People looking for rental homes say properties they are applying for are being taken off the market before being re-listed at higher prices.
On 24 April, Linda, who did not want her last name used, applied for a property in Yeronga in Queensland, for $530 a week. The inspection was busy, so she did not think she had much of a chance, but three days later she received an email from the agents incorrectly stating that she had withdrawn her application.
“Then I looked at the ad and saw they had increased the rent price and were holding another inspection.”
The property is now on the market for $560, which is $120 more a month than it was first advertised at.
The agents were contacted for comment.
Linda said the price change was “disappointing” and if she had known she would not have bothered to look at the property.
“I had to take leave from work to attend the inspection as it was quite far from my office,” she said. “The inconvenience and time taken to attend and apply was a complete waste.”
The chief executive of the Tenants’ Union of New South Wales, Leo Patterson Ross, said they had been seeing properties increasingly re-listed at higher prices.
“In some cases, it means someone has made an [higher] offer and the owner has done the transparent thing and updated the price,” Patterson Ross said.
“With others, it seems there isn’t necessarily an offer that’s been made, but they just realised that, if 100 people came to the inspection they can probably up the rent.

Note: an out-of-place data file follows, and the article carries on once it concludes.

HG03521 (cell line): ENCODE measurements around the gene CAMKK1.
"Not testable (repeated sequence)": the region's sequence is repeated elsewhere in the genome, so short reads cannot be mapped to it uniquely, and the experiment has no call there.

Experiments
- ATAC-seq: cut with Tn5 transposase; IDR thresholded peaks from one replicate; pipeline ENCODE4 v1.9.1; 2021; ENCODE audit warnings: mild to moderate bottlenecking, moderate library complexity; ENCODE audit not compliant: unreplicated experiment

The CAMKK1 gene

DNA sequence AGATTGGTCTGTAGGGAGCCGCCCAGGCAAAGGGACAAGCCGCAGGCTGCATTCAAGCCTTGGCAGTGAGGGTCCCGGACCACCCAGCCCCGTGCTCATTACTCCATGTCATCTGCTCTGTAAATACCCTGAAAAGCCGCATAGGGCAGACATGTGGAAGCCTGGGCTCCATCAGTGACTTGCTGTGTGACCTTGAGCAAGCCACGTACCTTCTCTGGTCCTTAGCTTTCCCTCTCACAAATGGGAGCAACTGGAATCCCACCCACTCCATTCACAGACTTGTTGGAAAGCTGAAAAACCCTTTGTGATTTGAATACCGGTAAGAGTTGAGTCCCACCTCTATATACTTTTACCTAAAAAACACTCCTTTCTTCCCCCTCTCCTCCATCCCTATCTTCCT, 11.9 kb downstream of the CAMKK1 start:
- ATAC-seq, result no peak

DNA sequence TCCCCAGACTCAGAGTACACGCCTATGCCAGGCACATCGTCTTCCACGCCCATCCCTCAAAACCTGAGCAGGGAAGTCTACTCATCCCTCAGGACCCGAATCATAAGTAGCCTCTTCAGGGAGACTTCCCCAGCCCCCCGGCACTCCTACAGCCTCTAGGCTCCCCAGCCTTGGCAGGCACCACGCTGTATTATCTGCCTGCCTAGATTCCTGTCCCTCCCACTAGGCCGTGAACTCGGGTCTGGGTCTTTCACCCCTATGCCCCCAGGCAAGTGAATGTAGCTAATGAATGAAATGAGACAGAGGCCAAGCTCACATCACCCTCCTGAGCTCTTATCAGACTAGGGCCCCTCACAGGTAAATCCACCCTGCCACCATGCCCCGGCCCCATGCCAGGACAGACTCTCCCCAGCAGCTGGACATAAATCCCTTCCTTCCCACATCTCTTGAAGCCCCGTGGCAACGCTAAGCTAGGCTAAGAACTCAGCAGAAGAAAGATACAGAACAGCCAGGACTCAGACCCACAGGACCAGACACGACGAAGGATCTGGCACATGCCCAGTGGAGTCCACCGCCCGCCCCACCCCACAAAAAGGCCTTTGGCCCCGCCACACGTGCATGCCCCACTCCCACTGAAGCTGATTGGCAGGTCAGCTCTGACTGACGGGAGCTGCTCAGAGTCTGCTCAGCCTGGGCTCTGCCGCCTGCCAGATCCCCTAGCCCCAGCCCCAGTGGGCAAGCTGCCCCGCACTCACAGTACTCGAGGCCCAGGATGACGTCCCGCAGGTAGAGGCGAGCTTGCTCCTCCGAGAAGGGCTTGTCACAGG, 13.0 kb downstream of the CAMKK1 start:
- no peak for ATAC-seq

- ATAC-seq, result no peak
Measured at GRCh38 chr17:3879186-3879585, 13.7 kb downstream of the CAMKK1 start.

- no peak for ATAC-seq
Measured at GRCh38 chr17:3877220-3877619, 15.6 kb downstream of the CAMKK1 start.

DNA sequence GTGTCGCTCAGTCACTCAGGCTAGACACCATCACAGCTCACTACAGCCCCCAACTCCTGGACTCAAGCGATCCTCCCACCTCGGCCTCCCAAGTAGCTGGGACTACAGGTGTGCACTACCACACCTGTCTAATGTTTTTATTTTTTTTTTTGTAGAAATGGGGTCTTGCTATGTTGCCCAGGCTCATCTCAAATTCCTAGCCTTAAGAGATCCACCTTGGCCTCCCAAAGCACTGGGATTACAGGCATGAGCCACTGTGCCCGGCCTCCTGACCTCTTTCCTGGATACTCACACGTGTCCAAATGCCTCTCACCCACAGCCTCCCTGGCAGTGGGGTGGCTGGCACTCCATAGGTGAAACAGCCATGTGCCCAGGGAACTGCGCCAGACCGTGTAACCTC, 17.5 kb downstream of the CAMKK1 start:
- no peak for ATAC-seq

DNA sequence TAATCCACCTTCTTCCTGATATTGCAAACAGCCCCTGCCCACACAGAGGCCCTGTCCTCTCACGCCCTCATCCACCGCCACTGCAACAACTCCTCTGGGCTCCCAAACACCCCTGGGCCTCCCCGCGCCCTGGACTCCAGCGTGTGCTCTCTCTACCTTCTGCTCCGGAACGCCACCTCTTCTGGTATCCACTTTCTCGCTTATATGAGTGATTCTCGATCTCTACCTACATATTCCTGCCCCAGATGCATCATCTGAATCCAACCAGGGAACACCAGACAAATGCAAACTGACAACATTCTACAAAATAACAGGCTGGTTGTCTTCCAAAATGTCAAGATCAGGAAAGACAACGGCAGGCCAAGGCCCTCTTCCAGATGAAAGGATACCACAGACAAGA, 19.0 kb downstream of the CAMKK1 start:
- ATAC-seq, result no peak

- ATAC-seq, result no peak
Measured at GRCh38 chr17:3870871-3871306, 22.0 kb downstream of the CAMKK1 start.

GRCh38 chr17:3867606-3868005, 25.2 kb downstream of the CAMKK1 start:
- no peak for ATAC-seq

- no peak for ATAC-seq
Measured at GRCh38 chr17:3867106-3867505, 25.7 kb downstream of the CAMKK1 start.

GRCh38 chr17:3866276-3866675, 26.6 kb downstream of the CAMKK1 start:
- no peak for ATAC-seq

“It’s driven by this out-of-control market at the moment where owners and the agents are realising that they can increase the rent very rapidly.”
Australia’s rental crisis continues to bite, with new Proptrack data showing rents have soared as much as $600 per week over the past year in some suburbs.
The median house rent in Rose Bay increased $625 to sit at $2,000, Vaucluse increased $500 to reach $3,000 and Clear Island Waters in Queensland increased $400 to $1,400.
For units, Haymarket in Sydney increased $210 to reach $900, Main Beach in Queensland increased $200 to sit at $750 and Darling Point increased $200 to $1,050.
In the top 20 increases across both houses and units, 13 were in Sydney, six were in Queensland and one was in Melbourne.
In April, just 16.2% of rental listings nationwide were under $400 a week.
Another prospective tenant in Queensland, Monique, who did not want her surname published, said she had viewed a property in Broadbeach that was advertised at $420, only to be told during the inspection that the price had been increased to $575.
Monique said the agent told her that the manager had put the wrong price in and that she needed to fix it.
“I had been emailing with her that morning and the day before and she never made me aware until I was at the inspection and then changed the ad to say $575 after I had left,” Monique said.
“I was just in shock, I loved the place but $575 was out of my budget. It hurt.”
Anthony Ziebell, an administrator of Don’t Rent Me, a Facebook group set up to help tenants, said this topic “frequently arises in our Facebook group discussions and tenants often express their frustrations about it”.
“Rental bidding is already considered illegal in certain Australian states, and it’s likely that it will continue to be prohibited in more regions,” Ziebell said.
“However, re-listing rentals at higher rates is a crafty workaround used by some real estate agents to circumvent these regulations.
“It’s crucial for policymakers to address this issue effectively to protect tenants from these unscrupulous practices during the rental search process.”